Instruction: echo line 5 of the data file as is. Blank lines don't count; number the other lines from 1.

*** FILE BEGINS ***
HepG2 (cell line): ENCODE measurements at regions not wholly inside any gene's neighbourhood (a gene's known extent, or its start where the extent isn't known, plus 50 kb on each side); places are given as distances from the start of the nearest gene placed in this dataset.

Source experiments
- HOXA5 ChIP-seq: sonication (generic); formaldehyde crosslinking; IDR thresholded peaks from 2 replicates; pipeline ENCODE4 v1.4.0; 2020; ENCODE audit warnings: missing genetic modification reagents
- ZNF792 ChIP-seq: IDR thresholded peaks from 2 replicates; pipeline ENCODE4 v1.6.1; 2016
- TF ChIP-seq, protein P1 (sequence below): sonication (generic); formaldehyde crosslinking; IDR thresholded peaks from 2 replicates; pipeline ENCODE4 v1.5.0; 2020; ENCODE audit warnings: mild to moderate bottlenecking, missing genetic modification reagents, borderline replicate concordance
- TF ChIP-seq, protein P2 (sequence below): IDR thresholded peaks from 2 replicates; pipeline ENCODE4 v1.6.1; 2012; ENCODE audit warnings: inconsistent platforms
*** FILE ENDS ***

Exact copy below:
- TF ChIP-seq, protein P1 (sequence below): sonication (generic); formaldehyde crosslinking; IDR thresholded peaks from 2 replicates; pipeline ENCODE4 v1.5.0; 2020; ENCODE audit warnings: mild to moderate bottlenecking, missing genetic modification reagents, borderline replicate concordance